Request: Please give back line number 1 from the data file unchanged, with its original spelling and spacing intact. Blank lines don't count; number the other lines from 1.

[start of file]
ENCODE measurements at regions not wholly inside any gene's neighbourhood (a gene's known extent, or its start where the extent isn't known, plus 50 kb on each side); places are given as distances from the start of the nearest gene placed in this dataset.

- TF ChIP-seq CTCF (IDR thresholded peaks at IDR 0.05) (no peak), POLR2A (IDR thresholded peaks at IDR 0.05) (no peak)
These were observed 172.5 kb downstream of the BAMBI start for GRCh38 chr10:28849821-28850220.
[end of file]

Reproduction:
ENCODE measurements at regions not wholly inside any gene's neighbourhood (a gene's known extent, or its start where the extent isn't known, plus 50 kb on each side); places are given as distances from the start of the nearest gene placed in this dataset.